To determine the role of cell-cycle proteins in regulating pathological renal hypertrophy, diabetes was induced in mice expressing a human retinoblastoma (RB) transgene and in wild-type littermates. Whole-kidney and glomerular hypertrophy caused by hyperglycemia was associated with specific G1 phase cell-cycle events: early and sustained increase in expression of cyclin D1 and activation of cyclin D1-cdk4 complexes, but no change in expression of cyclin E or cdk2 activity. Over-expression of RB alone likewise caused hypertrophy and increased only cyclin D1-cdk4 activity; these effects were not further augmented by high glucose. Identical observations were made when isolated mesangial cells conditionally overexpressing RB from a tetracycline-repressible system hypertrophied in response to high glucose. A mitogenic signal in the same cell-culture system, in contrast, transiently and sequentially activated both cyclin D1-cdk4 and cyclin E-cdk2. In vivo and in cultured mesangial cells, high glucose resulted in persistent partial phosphorylation of RB, an event catalyzed specifically by cyclin D1-cdk4. These data indicate that mesangial hypertrophy caused by hyperglycemia in diabetes results in sustained cyclin D1-cdk4-dependent phosphorylation of RB and maintenance of mesangial cells in the early-to-middle G1 phase of the cell cycle.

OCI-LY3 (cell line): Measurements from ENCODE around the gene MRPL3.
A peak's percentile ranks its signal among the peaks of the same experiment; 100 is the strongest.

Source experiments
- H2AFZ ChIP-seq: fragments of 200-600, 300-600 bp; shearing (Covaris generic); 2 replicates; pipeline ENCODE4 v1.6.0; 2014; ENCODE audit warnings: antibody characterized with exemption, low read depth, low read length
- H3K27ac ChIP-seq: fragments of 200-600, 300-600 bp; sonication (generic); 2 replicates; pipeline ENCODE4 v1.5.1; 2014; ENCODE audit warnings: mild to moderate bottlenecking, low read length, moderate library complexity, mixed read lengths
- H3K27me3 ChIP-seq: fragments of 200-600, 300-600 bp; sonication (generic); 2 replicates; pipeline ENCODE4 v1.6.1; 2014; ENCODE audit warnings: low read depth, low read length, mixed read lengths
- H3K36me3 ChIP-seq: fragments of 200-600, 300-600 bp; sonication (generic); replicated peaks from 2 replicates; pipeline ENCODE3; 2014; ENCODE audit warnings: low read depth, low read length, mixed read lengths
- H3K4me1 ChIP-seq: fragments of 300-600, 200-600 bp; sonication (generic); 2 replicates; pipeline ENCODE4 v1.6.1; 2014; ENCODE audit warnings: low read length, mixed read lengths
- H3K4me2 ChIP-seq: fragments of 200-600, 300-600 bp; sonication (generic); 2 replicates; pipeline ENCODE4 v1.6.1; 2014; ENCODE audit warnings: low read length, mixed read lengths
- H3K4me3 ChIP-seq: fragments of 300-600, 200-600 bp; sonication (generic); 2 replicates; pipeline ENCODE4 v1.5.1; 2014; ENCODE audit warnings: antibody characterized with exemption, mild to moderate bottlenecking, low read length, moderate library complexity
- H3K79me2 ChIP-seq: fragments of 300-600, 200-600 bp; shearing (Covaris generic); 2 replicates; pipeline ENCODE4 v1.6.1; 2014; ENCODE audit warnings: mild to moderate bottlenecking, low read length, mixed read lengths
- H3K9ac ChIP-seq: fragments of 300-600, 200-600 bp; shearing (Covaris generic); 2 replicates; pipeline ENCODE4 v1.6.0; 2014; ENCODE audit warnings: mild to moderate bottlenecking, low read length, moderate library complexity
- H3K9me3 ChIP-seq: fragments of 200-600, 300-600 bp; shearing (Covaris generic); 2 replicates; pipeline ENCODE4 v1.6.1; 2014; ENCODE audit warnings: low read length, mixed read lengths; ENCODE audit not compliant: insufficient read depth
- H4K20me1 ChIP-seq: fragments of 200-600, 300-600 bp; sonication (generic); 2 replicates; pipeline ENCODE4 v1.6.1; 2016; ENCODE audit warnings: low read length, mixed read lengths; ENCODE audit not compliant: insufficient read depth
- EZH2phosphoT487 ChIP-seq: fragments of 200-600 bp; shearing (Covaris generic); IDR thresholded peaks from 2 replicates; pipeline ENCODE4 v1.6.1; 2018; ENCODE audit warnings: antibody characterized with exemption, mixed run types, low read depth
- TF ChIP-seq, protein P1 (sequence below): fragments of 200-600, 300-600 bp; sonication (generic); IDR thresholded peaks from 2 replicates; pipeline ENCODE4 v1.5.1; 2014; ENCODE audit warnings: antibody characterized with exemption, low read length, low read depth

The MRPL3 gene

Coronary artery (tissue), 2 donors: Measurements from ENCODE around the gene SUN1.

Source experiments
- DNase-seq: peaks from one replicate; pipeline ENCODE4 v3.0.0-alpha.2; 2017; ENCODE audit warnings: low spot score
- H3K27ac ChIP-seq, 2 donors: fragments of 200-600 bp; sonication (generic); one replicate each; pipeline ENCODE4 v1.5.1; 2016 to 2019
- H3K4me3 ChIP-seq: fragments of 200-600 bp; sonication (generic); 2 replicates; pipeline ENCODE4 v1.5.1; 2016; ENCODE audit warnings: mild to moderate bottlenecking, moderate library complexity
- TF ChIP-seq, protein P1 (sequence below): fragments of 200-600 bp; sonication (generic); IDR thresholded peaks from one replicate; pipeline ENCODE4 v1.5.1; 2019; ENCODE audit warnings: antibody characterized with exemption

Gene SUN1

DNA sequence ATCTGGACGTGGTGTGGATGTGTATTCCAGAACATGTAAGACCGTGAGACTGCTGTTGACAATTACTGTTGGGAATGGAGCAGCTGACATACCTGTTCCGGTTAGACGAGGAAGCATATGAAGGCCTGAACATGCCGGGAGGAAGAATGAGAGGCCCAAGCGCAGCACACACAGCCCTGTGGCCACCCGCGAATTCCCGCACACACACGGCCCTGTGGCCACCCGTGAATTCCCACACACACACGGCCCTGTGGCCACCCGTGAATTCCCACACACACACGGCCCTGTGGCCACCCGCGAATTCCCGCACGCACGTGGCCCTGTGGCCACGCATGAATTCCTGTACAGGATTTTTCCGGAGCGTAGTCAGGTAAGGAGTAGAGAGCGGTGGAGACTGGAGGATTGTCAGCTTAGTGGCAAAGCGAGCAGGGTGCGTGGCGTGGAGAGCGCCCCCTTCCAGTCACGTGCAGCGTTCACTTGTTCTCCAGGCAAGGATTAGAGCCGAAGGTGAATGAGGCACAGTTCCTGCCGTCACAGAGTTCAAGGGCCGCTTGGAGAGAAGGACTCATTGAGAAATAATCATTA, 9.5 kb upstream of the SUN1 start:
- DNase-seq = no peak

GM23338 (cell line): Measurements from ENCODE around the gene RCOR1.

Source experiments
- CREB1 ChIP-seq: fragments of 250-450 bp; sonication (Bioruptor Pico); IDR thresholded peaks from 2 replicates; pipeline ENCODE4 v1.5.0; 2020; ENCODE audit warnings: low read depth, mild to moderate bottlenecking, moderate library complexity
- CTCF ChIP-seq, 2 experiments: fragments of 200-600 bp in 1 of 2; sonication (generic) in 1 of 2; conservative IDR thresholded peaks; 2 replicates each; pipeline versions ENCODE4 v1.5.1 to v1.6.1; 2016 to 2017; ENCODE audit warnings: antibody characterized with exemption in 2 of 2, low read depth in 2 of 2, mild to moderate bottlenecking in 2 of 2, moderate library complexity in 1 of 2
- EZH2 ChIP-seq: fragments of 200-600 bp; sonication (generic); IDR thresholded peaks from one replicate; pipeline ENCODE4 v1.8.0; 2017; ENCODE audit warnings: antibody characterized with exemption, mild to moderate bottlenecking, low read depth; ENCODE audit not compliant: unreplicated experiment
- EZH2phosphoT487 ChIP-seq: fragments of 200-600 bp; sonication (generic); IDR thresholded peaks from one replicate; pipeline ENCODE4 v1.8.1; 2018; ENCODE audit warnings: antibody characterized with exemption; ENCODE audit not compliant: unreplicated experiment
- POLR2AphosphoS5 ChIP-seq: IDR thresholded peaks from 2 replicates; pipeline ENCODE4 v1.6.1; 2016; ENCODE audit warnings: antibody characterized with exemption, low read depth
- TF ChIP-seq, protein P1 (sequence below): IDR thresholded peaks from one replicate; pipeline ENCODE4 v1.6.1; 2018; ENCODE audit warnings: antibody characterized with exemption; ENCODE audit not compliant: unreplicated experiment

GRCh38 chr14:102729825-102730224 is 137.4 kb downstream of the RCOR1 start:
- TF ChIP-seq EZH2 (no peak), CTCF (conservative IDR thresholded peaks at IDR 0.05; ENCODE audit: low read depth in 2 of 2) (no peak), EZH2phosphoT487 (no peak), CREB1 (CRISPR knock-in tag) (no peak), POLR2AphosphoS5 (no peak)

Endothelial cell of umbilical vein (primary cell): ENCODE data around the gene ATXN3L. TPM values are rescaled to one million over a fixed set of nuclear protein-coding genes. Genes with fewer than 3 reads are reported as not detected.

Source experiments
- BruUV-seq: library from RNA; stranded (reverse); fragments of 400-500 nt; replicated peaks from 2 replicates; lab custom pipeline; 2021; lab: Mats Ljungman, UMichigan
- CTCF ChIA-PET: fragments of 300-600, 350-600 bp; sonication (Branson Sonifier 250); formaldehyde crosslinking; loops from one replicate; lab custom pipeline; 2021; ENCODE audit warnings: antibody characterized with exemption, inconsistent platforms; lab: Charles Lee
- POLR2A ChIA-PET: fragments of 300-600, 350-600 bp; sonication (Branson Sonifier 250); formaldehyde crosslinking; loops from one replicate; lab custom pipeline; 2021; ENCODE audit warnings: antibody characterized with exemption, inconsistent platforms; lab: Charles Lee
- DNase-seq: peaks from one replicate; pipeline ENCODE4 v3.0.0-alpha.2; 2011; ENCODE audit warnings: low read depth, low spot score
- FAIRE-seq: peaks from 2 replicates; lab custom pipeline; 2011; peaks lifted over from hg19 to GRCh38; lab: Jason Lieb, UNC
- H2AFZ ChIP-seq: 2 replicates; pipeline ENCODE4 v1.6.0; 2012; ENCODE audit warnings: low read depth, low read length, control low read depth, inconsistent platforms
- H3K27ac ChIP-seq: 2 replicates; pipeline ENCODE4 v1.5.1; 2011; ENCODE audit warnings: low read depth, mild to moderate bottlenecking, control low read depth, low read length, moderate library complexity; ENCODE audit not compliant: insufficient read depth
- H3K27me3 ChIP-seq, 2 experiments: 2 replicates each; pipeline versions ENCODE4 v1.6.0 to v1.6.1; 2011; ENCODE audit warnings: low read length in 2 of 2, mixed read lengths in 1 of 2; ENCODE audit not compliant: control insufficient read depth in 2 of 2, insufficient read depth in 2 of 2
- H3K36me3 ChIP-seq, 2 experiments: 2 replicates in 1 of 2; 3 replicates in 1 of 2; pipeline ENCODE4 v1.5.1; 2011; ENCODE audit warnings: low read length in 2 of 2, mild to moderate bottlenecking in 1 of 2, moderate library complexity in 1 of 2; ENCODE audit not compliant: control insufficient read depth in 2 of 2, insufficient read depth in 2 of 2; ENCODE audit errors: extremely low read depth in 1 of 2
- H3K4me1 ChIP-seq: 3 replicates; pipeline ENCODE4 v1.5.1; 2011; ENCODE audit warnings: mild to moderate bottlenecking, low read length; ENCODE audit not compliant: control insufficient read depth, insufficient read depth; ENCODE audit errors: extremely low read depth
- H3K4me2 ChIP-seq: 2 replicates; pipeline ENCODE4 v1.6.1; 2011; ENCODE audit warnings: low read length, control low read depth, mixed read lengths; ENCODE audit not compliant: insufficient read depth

ASJC Scopus subject areas
- Internal Medicine
- Endocrinology, Diabetes and Metabolism